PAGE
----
How Jack & Millie Came To Be
What made me write a new play about my breast cancer? It actually wasn’t originally my idea. My good friend, Phil Cameron-smith, was talking about a friend of his who had been diagnosed and was working through her diagnosis and treatment. He asked me how I seemed to be so positive about it and I said it’s like having an uncomfortable friend sitting on my shoulder that’s never going to go away. I even flapped my arms around in an attempt to show where this ‘friend’ would be sitting. My diagnosis was 2011 so this year, 2021, it will be ten years – whew! But, as I explained to Phil, my ‘Jack’ will never go away. There’ll be that little seed of doubt that’ll creep in when you least expect it and ‘bang!’ he’s back.
I had radiotherapy for 6 weeks and a few months later had to have a full hysterectomy. Many scary moments amongst it all but the psychological aspect is what I was really sharing with Phil. How I felt relieved when a very blunt nurse said to me ‘Oh for God’s sake, there worse things to have than breast cancer’. A bit of healthy perspective was good for me. I had done a bit of self pitying and it was time to dust myself off and get on with things.
I remembered feeling so special at Relay for Life doing the ‘survivors’ walk - proudly wearing my sash, smiling, waving. But then realising, the reality is I’m not really that ‘special’. Breast cancer is one of the most common cancers. As Millie states ‘I’m not even unique’.
I started talking about inner thought stuff which you usually don’t share with people. Your fears when you are alone and not being ‘busy’. This is often at night when everyone else is asleep. Jack is in your face at that time. But ‘Jack’ gives me courage to deal with some things I had previously avoided and had given myself pathetic excuses to do so. I had a rethink about work choices, valuing people I respect and love and deciding to do more ‘stuff’ with them. Jack is a prompt to action for the right reasons. No more excuses, and that’s a good thing.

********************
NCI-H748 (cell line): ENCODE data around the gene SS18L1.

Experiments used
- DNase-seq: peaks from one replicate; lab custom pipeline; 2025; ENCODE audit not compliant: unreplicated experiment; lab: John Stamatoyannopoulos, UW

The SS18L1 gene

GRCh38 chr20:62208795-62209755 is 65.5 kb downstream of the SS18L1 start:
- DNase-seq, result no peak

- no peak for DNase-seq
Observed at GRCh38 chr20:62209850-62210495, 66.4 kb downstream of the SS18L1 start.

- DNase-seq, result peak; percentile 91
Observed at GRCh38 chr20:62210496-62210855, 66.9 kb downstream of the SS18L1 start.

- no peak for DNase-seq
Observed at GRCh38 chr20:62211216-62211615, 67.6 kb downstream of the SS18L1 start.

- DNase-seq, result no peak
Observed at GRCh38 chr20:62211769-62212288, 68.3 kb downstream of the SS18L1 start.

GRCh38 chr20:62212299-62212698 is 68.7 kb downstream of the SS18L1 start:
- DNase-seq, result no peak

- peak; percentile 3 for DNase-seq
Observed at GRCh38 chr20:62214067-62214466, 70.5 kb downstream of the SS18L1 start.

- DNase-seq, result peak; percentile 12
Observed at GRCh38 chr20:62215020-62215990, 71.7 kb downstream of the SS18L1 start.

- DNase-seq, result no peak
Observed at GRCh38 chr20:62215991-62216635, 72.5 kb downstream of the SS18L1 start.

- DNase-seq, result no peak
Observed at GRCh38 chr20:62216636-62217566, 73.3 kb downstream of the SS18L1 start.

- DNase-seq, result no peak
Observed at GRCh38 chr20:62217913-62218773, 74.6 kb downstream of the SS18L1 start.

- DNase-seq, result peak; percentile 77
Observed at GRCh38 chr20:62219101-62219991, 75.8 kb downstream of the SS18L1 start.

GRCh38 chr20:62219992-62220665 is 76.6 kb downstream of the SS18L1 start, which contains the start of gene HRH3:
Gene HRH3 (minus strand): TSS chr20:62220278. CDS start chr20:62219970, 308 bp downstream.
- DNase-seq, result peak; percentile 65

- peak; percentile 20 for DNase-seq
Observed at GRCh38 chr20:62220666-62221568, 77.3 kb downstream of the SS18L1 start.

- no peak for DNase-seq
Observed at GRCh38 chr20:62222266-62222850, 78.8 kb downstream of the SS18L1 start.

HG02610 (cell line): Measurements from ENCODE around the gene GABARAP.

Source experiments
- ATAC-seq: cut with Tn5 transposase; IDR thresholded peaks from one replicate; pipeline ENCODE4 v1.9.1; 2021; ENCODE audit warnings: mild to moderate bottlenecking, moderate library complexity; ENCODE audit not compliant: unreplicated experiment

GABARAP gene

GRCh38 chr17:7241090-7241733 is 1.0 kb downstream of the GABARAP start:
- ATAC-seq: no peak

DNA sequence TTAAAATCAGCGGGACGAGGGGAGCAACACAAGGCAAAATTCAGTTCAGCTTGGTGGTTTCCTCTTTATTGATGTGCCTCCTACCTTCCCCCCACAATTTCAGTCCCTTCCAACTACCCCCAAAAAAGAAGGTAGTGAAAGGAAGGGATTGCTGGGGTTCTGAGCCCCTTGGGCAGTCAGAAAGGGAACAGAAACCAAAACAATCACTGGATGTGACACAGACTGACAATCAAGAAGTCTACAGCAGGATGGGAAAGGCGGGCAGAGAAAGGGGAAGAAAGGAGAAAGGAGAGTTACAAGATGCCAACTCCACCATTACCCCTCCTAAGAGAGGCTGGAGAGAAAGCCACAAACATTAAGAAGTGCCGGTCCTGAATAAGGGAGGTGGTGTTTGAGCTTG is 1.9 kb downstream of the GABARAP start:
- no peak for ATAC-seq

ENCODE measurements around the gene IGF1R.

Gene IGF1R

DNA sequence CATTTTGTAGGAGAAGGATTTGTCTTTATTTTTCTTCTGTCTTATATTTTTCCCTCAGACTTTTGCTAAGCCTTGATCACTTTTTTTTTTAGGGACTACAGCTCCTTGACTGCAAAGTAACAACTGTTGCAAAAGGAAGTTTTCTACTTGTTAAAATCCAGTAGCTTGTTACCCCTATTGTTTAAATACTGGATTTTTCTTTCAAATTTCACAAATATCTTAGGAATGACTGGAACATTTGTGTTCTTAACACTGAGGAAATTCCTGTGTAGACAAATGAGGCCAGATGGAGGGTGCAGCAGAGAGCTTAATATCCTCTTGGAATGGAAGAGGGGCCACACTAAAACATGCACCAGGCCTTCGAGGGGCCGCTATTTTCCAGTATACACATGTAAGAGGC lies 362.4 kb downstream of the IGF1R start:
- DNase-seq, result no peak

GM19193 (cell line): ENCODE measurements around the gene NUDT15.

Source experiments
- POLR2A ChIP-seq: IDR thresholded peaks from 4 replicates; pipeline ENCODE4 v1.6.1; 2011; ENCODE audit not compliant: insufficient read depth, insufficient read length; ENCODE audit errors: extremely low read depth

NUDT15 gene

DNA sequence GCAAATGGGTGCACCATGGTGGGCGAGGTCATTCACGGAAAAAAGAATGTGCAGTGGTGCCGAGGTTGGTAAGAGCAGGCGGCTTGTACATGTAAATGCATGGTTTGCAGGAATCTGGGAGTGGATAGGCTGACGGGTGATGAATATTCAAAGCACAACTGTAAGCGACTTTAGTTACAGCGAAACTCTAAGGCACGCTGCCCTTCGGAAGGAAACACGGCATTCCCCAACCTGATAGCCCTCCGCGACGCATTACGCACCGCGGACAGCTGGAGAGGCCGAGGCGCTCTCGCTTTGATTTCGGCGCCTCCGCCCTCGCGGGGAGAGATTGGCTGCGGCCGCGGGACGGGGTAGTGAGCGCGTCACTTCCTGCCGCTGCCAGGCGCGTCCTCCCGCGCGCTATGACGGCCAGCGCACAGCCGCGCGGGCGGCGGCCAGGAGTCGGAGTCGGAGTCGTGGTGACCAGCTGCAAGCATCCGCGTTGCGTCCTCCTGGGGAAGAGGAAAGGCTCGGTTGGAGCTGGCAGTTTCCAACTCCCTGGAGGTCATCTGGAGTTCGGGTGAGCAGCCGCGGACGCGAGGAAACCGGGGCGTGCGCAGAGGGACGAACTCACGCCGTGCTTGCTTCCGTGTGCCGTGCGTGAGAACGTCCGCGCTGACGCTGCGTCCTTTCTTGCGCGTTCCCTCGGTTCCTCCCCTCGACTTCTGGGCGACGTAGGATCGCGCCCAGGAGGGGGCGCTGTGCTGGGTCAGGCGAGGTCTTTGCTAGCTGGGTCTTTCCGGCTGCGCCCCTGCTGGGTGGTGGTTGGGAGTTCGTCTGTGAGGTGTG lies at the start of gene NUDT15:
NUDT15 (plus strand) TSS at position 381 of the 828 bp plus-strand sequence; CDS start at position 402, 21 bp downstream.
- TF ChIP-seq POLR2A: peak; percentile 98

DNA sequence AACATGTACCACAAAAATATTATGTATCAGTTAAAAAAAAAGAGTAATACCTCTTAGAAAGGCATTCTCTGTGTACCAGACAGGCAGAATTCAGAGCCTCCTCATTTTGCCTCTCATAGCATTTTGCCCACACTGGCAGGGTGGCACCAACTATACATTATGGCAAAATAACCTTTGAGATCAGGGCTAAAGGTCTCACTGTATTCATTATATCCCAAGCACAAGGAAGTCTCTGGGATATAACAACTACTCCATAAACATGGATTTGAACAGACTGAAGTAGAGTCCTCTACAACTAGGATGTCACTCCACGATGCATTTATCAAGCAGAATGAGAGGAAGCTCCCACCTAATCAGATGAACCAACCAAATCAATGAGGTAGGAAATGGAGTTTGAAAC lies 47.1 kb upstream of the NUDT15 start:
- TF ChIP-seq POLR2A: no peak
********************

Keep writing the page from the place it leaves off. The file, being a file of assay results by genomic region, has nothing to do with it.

There was a point when I realised EVERY single pain or discomfort I felt was going to be interpreted by my inner worrying self as a definite and obvious symptom of a newly formed cancer. I realised that wasn’t a good headspace to be putting myself in so I acted on stuff. I get yearly mole maps, bi yearly colonoscopies (and the horrible prep that go
es with it) and generally get tested whenever my worry starts getting to the silly point. That’s a good thing.
So Phil listened to all this over a few long chats and suggested I should write a play about it. And he would like to be ‘Jack’. We had so much fun working out how it could be performed and we got great input from others very close to us who had cancer diagnosis. One good friend knew a boy who gave his cancer a name and said he was his friend he had to talk to often to make sure he didn’t ‘sneak up on me’. Wow!
Jack and Millie is really not just about cancer. It’s about how we deal with bad news and news that’s not going to go away. We describe the play as a ‘dramatic comedy’, that’s because it’s very human and real life, when you scratch the surface, is often hilarious. We put on brave fronts but our inner voice (Jack) swings back and forth, lies to us, encourages us, yells at us and says out loud what we only tell ourselves mentally. ‘Jack’ is truth. And all good comedy is based on truth.